Ohio Sen. Portman joins Senate majority to terminate Trump’s national emergency

Congress handed President Donald Trump a pair of defeats Thursday, with Sen. Rob Portman joining a majority of senators to reject the president’s emergency declaration to pay for a wall on the Mexican border and the House urging public release of the final report expected to be filed this spring by Special Counsel Robert Mueller.

Portman, R-Ohio, joined 11 fellow Republicans on a measure to kill Trump’s plan to declare a national emergency in order to secure the money he wants to build a wall on the U.S.-Mexico border. Sen. Sherrod Brown, D-Ohio, also voted to reject the emergency.

Portman’s vote — which he had not announced before Thursday afternoon — came hours after the House voted 420-0 on a non-binding resolution calling on U.S. Attorney General William Barr to make public Mueller’s investigation into possible collusion during the 2016 campaign between Russian intelligence officials and members of Trump’s campaign.

The Senate’s 59–41 vote on the emergency will likely provoke the first veto of Trump’s presidency. The House backed its version of the proposal in late February, with Ohio Democrats unanimously supporting it and Ohio Republicans in unanimous opposition.

But even though Trump’s veto likely will be sustained, the votes Thursday were the first major rebukes of the president by Republicans since he took office in January of 2017.

Portman, who wrestled with the emergency declaration in the weeks leading up to the vote, said while a wall is necessary and the border crisis is a humanitarian crisis, he could not back what he called an “unprecedented” use of presidential power.

Instead, he suggested Trump use a different pot of money that would not require taking money from military construction projects, as the Trump emergency declaration would do.

“I believe that the president’s use of the national emergency declaration to access already approved military construction project funding in this case is wrong,” Portman said.

He added that Trump’s emergency declaration “opens the door for future presidents to implement just about any policy they want and take funding from other areas Congress has decided on without Congress’s approval.”

“Each one of us in this body has sworn an oath to support and defend the Constitution of the United States,” he said. “So today I will vote to support the resolution before us.”

Portman had suggested alternative solutions to pay for the wall, such as using money designated to fight drugs or organized crime in addition to the $1.4 billion Congress approved for the wall earlier this year.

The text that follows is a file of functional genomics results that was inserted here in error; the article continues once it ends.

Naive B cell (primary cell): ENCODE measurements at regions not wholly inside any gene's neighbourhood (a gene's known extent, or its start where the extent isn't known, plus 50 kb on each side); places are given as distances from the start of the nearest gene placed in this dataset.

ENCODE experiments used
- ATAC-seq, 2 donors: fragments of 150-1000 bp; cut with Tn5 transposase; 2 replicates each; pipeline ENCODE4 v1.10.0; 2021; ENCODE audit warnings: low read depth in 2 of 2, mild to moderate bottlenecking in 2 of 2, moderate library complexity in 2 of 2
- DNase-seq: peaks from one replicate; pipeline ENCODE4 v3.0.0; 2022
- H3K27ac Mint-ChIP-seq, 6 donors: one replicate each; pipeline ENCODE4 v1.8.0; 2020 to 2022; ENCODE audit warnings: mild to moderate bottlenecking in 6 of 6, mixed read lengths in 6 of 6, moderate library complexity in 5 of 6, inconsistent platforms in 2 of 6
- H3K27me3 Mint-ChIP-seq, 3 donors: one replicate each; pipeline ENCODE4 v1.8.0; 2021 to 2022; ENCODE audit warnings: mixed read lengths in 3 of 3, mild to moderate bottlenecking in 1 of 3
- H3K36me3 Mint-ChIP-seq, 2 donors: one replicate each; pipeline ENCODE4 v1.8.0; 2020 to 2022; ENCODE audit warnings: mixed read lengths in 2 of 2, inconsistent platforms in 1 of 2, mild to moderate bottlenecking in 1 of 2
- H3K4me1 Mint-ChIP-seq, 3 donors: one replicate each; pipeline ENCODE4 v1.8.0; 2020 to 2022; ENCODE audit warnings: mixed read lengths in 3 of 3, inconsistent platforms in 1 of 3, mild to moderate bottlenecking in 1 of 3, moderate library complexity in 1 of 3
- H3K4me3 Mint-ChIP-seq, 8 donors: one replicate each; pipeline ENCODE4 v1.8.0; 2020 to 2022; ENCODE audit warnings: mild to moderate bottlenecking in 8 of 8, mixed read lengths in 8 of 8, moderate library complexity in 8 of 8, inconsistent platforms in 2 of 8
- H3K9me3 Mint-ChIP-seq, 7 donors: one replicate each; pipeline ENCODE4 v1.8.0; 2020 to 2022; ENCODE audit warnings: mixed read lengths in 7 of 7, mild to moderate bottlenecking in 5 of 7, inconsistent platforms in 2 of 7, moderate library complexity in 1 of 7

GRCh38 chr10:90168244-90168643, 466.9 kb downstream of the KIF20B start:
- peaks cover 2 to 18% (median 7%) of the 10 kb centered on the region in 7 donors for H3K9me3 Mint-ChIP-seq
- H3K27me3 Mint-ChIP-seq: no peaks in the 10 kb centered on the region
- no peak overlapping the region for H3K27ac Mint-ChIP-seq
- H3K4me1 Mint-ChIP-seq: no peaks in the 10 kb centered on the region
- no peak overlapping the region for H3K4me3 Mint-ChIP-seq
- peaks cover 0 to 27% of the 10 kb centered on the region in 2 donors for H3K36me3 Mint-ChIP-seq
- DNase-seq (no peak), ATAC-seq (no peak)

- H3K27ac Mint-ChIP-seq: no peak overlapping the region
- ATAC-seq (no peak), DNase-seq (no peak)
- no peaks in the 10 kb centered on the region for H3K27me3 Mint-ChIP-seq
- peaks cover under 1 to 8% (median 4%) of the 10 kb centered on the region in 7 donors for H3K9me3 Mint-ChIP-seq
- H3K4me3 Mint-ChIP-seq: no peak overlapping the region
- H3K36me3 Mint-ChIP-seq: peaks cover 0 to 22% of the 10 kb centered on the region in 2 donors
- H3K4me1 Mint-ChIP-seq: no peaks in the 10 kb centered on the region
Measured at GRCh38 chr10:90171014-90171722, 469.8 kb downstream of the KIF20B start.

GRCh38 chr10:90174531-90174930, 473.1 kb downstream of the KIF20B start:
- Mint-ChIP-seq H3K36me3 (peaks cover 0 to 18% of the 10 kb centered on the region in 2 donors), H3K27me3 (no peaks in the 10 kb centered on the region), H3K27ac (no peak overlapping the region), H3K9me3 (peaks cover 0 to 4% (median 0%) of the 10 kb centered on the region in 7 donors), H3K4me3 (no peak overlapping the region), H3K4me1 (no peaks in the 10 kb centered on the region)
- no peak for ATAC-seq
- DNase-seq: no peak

Trump made his feelings clear well before the vote: “A vote for today’s resolution by Republican Senators is a vote for Nancy Pelosi, Crime and the Open Border Democrats!” he tweeted.

Trump in mid-February announced he’d use some $3.6 billion in military construction dollars addition to other appropriated dollars from last year to pay for the wall. Among the dollars potentially affected: $61 million to replace a World War II–era National Air and Space Intelligence Center at Wright–Patterson Air Force Base near Dayton.

Portman’s vote to terminate the emergency came hours after every House Republican and Democrat from Ohio called for release of the Mueller report in a nearly unanimous vote; four GOP lawmakers voted “present.”

Rep. Mike Turner, R-Dayton, said the “report must be made public so we can continue to have faith in our electoral system.”

Columbus-area Rep. Troy Balderson, R–Zanesville, called the Mueller resolution “a no-brainer: make the Mueller report public so Americans can get answers and move forward. Those who have broken the law should be held accountable, and those who are innocent may clear their names.”

Mueller, the former director of the FBI, has to file a report to U.S. Attorney General William Barr on the results of his investigation into whether there was any collusion during the 2016 campaign between Russian intelligence officials and members of Trump’s campaign to damage the candidacy of Democrat Hillary Clinton.

Rep. Bill Johnson, R–Marietta, said “the bottom line is that all of us paid for this investigation through our tax dollars. Just as many of you are, I will be interested in reading the report’s conclusions. And, I have confidence that Attorney General Barr will do the right thing and release what he can.”

About the Authors